Thursday, March 18, 2021

RW410 - Wes Anderson Rewatch - Moonrise Kingdom


In this episode of The Wes ANDERSON Rewatch, Cory and Nathan have run to their own hideaway to discuss "Moonrise Kingdom."


Our Favourite Trivia:

Director Wes Anderson had long been interested in depicting a romance between children. He described the starting idea for the story as a memory of fantasized young love. “I remember this feeling, from when I was that age and from when I was in fifth grade, but nothing really happened. I just experienced the period of dreaming about what might happen, when I was at that age. I feel like the movie could really be something that was envisioned by one of these characters.”

When he was 12, Anderson lived in Texas with two brothers. His parents were separating, and influenced his later depictions of crumbling marriages. He was briefly a Scout, and had acted in a play about Noah's Ark. A childhood incident inspired the scene where Suzy reveals her parents' book Coping with the Very Troubled Child. He found a similarly titled book belonging to his father and remarked, "I immediately knew who that troubled child was."[

After working on the screenplay for a year, Anderson said he had completed 15 pages and appealed to his The Darjeeling Limited collaborator Roman Coppola for help; they finished in one month. Coppola drew on memories of his mother Eleanor in giving Mrs. Bishop a bullhorn to communicate inside the house. Anderson described the 1965 setting as randomly chosen, but added it fit the subject of the Scouts and the feel of a "Norman Rockwell-type of Americana". While preparing the script Anderson also viewed films about young love for inspiration, including Black Jack, Small Change, A Little Romance and Melody. François Truffaut's 1959 French film The 400 Blows about juvenile delinquency was also an influence.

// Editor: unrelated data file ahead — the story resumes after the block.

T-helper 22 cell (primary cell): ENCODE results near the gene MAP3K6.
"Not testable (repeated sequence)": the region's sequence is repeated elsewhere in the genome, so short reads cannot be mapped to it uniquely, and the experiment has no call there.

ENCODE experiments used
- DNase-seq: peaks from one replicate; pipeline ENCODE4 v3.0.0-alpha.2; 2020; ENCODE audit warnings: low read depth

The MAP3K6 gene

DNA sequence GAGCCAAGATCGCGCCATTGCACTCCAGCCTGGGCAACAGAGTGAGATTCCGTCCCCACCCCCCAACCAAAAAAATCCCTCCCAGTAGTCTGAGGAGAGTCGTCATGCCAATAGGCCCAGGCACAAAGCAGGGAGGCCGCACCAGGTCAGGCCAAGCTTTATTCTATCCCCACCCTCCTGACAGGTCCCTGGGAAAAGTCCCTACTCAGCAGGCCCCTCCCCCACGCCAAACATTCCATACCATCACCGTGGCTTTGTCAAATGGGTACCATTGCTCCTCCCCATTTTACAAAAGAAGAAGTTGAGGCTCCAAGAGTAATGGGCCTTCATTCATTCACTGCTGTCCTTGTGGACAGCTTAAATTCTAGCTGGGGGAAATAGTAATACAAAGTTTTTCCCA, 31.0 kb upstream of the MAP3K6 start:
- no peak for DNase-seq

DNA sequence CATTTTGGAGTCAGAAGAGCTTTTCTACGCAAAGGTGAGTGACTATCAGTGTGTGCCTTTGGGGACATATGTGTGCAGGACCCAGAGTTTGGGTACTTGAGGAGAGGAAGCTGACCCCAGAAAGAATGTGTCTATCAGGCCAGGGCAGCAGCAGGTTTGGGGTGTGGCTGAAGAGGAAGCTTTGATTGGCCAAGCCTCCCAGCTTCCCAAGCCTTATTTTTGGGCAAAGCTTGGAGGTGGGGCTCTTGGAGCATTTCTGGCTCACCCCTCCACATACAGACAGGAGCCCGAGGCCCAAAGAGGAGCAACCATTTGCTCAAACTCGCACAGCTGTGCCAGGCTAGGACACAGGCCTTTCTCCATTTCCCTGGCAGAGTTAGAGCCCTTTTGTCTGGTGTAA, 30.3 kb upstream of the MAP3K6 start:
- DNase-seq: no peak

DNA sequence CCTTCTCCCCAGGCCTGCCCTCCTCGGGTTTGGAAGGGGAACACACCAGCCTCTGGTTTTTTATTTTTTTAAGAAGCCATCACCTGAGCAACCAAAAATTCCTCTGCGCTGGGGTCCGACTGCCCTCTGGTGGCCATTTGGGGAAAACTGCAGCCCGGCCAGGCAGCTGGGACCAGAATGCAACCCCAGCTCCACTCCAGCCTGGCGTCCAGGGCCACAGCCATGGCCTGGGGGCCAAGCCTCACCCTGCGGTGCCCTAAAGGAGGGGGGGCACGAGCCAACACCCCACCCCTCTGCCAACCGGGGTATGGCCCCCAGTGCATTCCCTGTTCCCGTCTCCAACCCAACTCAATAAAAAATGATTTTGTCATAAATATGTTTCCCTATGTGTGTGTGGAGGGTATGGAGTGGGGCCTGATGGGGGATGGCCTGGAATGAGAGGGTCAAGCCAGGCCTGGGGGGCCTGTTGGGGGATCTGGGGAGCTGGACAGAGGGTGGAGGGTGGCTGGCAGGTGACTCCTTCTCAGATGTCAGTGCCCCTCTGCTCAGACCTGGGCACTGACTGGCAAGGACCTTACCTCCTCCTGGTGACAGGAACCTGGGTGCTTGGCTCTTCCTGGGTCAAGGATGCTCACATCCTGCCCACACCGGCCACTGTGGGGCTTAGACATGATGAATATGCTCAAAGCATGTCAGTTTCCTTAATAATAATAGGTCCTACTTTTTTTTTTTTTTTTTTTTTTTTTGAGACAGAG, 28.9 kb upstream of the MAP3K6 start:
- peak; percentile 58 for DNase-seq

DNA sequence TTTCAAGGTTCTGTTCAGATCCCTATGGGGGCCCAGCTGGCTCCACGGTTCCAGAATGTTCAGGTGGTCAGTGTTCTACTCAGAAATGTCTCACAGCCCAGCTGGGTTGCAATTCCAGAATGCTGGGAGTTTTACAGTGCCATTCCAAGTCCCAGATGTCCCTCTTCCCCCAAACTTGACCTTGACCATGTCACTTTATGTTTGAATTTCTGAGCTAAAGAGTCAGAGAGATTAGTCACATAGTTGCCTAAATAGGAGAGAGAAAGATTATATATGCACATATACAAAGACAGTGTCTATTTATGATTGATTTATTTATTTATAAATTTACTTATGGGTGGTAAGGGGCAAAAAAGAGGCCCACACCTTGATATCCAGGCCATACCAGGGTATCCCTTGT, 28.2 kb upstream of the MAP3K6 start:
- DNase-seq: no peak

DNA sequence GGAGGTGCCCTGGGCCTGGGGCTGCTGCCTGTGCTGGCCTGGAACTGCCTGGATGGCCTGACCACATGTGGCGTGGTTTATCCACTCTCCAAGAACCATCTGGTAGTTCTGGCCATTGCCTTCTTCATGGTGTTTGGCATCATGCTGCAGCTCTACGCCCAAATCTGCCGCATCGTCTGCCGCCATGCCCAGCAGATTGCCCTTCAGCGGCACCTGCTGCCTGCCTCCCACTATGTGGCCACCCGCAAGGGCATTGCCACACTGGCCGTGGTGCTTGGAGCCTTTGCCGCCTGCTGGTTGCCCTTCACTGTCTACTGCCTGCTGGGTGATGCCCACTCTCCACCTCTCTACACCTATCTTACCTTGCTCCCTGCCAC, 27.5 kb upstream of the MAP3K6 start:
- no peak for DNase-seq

After his 2009 film Fantastic Mr. Fox underperformed, Anderson said he had to pitch Moonrise Kingdom with a smaller budget than he would have otherwise requested. The budget was US$16 million, and his producers Steven Rales, and Scott Rudin agreed to back the project.

The crew scheduled a substantial amount of time for casting the Sam and Suzy characters. Anderson expressed apprehension about the process saying, "there's no movie, if we don't find the perfect kids". The auditions took eight months at different schools. Anderson chose Jared Gilman, finding him "immediately funny" thanks to his glasses and long hair, and for his voice and personality at the audition. Kara Hayward was cast because she read from the screenplay and spoke naturally as if it was real life.

The dance scene on the beach was saved for the very end of filming, so that the two young leads would be comfortable around each other, and was done on a closed set (just the two leads, co-writer and director Wes Anderson, and the cameraman).

This is the first Wes Anderson film without any involvement from Owen Wilson.

What's Up Next?

Next week we discuss "The Grand Budapest Hotel"

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